By Brandon Card
As the weather starts to change and the temperature starts to dip the fish are also in a state of transition. Fishing can yield some big bass during this time of year, but it can also prove to be a challenge as the fish are scattered and continuously on the move. Here are a few things that I do to maximize my success when fishing during the fall.
Shallow or Deep
With the fish on the move, you can pick your poison and fish how you prefer this time of year. There are generally good populations of fish in both depth ranges, and the good news is they are all usually feeding. Depending on baitfish migrations, it can be better to stay shallow as fish will continually push shallow to feed. Every fall bass start to push back to the creeks as they follow shad and your areas can replenish if you are in the right areas. There is nothing better than having fish coming to you looking to eat.
This time of year I like to quickly cover shallow water until I get a bite because fish are in schools so often this time of year. I like to use a squarebill like a Yo-Zuri 3DB Series squarebill in a shad pattern because you can fish it fast and throw it just about anywhere.
Once I find an area holding fish, I will slow down and fish the area more thoroughly with a Yamamoto D Shad. It is one of my favorite baits this time of year since it imitates a baitfish so well. I’ll also mix in a wacky-rigged Senko if there isn’t much cover around. The great thing about both of these baits is you can fish them higher in the water column or lower depending on where the fish are positioned.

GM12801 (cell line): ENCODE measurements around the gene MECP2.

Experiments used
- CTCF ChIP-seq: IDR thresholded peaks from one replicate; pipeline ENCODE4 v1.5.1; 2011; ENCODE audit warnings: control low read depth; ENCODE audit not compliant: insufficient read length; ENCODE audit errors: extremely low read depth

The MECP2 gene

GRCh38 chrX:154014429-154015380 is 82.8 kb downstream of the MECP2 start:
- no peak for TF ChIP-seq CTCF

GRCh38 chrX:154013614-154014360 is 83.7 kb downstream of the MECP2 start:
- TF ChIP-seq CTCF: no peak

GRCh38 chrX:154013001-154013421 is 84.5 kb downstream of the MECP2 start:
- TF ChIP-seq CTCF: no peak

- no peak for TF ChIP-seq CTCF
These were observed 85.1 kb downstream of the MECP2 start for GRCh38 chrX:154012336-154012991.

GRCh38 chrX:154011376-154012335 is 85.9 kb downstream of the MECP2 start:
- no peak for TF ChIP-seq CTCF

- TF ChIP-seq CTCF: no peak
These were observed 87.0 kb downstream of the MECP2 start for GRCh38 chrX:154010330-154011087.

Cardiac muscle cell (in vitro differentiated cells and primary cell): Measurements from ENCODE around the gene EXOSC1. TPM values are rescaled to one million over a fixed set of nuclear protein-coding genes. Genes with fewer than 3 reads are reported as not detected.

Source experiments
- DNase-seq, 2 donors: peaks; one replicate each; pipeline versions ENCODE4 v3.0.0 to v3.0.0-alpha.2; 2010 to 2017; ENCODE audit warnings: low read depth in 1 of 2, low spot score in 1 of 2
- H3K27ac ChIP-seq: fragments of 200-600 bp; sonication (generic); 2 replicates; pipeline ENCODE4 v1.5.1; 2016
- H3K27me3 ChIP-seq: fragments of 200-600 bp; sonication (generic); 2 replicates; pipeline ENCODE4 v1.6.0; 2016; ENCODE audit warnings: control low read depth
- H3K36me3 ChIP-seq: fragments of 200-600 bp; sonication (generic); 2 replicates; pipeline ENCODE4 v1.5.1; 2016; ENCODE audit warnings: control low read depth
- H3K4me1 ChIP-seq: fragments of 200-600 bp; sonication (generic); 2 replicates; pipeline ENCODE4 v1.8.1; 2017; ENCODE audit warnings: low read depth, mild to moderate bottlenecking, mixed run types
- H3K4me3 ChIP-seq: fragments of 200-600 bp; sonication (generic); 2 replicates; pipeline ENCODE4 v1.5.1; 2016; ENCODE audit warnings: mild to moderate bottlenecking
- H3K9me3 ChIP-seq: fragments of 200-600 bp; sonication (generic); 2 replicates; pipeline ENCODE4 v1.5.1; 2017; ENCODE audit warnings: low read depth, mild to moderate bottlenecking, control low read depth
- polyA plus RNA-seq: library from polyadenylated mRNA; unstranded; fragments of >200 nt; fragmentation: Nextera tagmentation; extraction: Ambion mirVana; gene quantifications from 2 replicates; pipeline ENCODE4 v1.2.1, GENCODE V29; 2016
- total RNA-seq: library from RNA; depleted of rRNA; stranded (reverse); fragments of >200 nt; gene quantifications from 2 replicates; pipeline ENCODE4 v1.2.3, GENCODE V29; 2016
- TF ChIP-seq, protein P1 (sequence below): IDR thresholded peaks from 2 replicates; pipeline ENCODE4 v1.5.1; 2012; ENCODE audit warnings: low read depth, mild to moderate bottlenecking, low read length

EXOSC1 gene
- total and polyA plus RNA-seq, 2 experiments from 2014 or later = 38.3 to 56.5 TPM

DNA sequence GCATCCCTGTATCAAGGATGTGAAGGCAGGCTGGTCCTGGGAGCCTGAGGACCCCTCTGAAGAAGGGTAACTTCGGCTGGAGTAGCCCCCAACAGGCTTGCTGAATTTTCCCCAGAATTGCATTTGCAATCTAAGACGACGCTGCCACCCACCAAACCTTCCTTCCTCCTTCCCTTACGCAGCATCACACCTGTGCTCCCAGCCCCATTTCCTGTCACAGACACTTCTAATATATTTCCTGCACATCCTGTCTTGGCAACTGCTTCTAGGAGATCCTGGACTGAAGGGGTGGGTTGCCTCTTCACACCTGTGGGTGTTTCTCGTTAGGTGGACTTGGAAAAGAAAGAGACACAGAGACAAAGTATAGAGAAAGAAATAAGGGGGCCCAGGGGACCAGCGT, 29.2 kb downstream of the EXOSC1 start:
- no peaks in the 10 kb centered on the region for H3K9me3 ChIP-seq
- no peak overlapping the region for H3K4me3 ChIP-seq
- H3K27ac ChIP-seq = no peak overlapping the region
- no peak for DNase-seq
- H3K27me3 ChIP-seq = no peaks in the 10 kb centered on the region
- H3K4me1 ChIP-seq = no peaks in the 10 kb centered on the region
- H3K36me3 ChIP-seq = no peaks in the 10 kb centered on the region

Another of my favorite ways to catch them this time of year is with a swim jig. A white swim jig with a 5” Yamamoto Twintail Grub in Blue Pearl with Silver Flake (#031) is one of the best ways to match a shad, and you can fish the jig in grass, wood, or rocks and still cover water quickly.
One thing I like to do is mix up my retrieves and experiment until I find what the fish want that day. Some days they want it fished pretty steady, and sometimes you need to include a few pumps of your rod to give it a little different action.
Smallmouth vs. Largemouth and Spots
The two approaches I mentioned are what I do for largemouth and spotted bass, and I adjust it slightly when I am targeting smallmouth. In my experience smallmouth do not migrate near as much as largemouth and spots do as they head back into the creeks looking for shad. Smallies tend to be a little closer to the mainlake, but they will still push shallow this time of year to feed.
The D-Shad is still one of my favorite things to throw for smallmouth; I change my approach and fish closer to the mainlake. Instead of using a square bill to locate them, I find myself covering water with a walking bait like a Yo-Zuri 3DB Pencil. Again, once I find bass willing to bite, I slow down and pick the area apart with the D-Shad.
Fall is a time of change, and that can be one of the best times of year to catch huge numbers of hungry bass. I look forward to this time of year because you can move quickly and once you find the fish you can have nonstop action.